A: In addition to working with military communities during my undergrad, I worked on a project studying families during the transition to parenthood. These two influences were complimentary by highlighting the complexity of families’ responses to transitions. Ultimately, my experiences working with military populations and families in transition drove me to a PhD program to study military families. While PhD programs strive to train individuals to conduct rigorous research, MFRI is a well-known organization that seeks to conduct research with impact. The work at MFRI has shown me how to apply research findings, address the needs of communities, and be a resource for a variety of individuals.

Q: Describe the most meaningful part of your experience working on your team at MFRI.
A: Working on the research team at MFRI has allowed for the development of individual, professional, and research skills. Specifically, Dr. MacDermid Wadsworth and Dr. Topp have been instrumental in “how to think like a researcher”, from their emphases on theory-driven designs, rigorous methods, thoughtfulness and clarity.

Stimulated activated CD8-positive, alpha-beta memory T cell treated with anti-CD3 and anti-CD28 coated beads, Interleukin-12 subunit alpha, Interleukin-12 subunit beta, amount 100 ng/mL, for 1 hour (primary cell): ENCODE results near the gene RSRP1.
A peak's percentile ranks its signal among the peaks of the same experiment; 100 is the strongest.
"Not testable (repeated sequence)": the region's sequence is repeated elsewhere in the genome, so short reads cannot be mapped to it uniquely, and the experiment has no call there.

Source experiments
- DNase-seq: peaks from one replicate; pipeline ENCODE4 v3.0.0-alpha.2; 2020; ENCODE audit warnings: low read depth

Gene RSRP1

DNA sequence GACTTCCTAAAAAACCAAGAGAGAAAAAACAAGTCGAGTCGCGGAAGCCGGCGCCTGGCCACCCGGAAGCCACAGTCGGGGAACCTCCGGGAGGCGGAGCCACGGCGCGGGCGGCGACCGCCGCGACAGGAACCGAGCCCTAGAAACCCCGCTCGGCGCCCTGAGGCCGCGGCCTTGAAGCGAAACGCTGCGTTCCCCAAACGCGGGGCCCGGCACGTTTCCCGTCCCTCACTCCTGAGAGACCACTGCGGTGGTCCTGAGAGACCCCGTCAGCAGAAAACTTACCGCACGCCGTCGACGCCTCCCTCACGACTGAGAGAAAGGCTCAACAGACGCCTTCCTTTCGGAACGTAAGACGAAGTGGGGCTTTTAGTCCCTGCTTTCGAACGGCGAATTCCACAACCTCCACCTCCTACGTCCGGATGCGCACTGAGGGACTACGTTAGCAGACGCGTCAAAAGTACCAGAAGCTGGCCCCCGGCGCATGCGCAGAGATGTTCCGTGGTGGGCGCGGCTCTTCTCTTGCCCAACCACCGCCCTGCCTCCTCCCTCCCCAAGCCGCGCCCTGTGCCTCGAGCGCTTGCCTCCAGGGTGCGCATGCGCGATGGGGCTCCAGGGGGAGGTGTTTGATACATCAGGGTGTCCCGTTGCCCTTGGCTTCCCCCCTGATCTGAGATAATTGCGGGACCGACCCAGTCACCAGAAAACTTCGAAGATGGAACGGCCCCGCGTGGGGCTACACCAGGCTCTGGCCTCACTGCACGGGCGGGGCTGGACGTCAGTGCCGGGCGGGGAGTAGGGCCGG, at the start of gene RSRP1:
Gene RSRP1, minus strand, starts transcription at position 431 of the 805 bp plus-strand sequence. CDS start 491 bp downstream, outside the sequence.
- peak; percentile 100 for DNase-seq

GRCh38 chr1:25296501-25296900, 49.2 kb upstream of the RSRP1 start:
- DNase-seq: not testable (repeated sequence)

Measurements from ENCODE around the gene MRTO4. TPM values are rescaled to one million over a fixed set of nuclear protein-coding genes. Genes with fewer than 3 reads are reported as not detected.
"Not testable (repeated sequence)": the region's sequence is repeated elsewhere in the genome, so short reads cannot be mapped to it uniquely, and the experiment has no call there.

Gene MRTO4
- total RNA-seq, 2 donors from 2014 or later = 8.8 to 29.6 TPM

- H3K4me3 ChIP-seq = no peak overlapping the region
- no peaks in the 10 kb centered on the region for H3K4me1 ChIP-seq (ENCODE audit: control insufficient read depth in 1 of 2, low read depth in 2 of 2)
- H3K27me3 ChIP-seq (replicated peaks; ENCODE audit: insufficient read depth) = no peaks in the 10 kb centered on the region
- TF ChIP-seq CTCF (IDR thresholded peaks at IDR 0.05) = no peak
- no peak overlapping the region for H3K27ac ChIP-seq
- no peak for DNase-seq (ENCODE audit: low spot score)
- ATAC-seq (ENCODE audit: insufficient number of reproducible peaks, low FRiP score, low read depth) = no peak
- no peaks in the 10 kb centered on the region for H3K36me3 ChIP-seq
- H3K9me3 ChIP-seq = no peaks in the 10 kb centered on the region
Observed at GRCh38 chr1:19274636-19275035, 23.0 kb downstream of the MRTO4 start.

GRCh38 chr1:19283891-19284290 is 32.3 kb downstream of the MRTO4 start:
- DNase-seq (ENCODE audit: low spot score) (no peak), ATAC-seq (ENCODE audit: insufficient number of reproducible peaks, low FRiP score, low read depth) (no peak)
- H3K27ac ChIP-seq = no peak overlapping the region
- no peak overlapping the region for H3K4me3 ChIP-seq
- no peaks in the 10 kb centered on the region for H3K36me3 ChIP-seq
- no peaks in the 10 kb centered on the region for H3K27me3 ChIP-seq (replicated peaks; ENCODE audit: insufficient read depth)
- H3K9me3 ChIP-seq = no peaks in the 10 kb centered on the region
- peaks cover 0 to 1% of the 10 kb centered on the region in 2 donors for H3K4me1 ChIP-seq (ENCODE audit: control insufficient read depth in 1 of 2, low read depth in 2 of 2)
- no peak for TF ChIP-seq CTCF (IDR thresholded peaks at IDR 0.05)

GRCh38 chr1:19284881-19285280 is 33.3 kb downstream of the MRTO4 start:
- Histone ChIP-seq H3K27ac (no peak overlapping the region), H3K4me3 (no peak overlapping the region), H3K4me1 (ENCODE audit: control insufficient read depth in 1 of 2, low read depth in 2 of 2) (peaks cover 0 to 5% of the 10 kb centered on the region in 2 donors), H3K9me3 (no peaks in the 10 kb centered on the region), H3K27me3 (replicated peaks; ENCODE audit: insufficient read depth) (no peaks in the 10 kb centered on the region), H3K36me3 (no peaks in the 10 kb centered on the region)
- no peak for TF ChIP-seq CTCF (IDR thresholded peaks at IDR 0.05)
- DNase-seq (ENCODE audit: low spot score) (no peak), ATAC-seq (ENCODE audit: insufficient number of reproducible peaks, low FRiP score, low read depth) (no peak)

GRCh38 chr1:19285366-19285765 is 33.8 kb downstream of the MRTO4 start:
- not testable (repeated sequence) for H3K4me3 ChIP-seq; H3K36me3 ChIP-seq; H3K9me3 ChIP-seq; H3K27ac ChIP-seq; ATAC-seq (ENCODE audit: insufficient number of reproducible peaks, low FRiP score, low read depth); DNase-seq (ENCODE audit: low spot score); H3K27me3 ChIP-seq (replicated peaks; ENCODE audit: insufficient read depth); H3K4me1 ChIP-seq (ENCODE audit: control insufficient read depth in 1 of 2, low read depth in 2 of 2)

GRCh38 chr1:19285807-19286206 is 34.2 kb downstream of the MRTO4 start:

Q: Explain your involvement in the military and veteran space outside of MFRI?
A: I have been volunteering my time to transcribe handwritten responses from World War II veterans through The American Soldier in World War II project. During World War II, the Army Research Branch (housed within the US War Department) sought to understand how soldiers viewed the Army and related conditions. Of the surveys I’ve transcribed, the topics range from the political and social context of the 1940’s to the daily experiences of serving in a warzone. The comments provided by soldiers have elucidated the large variability in opinions, perspectives and experiences of soldiers. Something that has been especially interesting is how similar these responses are compared to the research being conducted on service members serving the current conflicts. Reading these responses not only “feeds my soul” but encourages me to think about novel ways that can capture the dynamic and complex experiences of service members and their families across their life courses. The American Soldier in World War II project is based at Virginia Tech. Interested individuals can visit the projects’ website on Zooniverse to learn more or create an account to start transcribing!